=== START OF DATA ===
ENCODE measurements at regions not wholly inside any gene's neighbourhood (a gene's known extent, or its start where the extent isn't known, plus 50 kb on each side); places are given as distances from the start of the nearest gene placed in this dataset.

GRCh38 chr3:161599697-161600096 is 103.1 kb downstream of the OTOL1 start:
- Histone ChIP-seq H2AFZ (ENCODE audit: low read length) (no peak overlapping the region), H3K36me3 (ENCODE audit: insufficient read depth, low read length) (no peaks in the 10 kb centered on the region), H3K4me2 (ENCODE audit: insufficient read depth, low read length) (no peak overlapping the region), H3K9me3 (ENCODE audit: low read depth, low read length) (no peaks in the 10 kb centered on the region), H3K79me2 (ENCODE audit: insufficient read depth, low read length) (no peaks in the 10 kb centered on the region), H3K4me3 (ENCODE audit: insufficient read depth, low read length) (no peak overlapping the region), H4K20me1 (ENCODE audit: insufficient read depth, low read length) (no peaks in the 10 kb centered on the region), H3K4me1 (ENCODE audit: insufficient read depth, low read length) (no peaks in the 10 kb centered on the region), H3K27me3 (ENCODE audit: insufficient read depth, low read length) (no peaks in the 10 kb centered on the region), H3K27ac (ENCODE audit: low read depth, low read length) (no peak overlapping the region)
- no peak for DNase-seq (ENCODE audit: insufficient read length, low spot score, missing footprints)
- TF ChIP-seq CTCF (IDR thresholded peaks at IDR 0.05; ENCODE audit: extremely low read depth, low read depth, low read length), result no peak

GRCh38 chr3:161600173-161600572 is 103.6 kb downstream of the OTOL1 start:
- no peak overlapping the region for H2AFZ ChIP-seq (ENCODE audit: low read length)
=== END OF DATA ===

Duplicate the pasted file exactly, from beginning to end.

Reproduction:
ENCODE measurements at regions not wholly inside any gene's neighbourhood (a gene's known extent, or its start where the extent isn't known, plus 50 kb on each side); places are given as distances from the start of the nearest gene placed in this dataset.

GRCh38 chr3:161599697-161600096 is 103.1 kb downstream of the OTOL1 start:
- Histone ChIP-seq H2AFZ (ENCODE audit: low read length) (no peak overlapping the region), H3K36me3 (ENCODE audit: insufficient read depth, low read length) (no peaks in the 10 kb centered on the region), H3K4me2 (ENCODE audit: insufficient read depth, low read length) (no peak overlapping the region), H3K9me3 (ENCODE audit: low read depth, low read length) (no peaks in the 10 kb centered on the region), H3K79me2 (ENCODE audit: insufficient read depth, low read length) (no peaks in the 10 kb centered on the region), H3K4me3 (ENCODE audit: insufficient read depth, low read length) (no peak overlapping the region), H4K20me1 (ENCODE audit: insufficient read depth, low read length) (no peaks in the 10 kb centered on the region), H3K4me1 (ENCODE audit: insufficient read depth, low read length) (no peaks in the 10 kb centered on the region), H3K27me3 (ENCODE audit: insufficient read depth, low read length) (no peaks in the 10 kb centered on the region), H3K27ac (ENCODE audit: low read depth, low read length) (no peak overlapping the region)
- no peak for DNase-seq (ENCODE audit: insufficient read length, low spot score, missing footprints)
- TF ChIP-seq CTCF (IDR thresholded peaks at IDR 0.05; ENCODE audit: extremely low read depth, low read depth, low read length), result no peak

GRCh38 chr3:161600173-161600572 is 103.6 kb downstream of the OTOL1 start:
- no peak overlapping the region for H2AFZ ChIP-seq (ENCODE audit: low read length)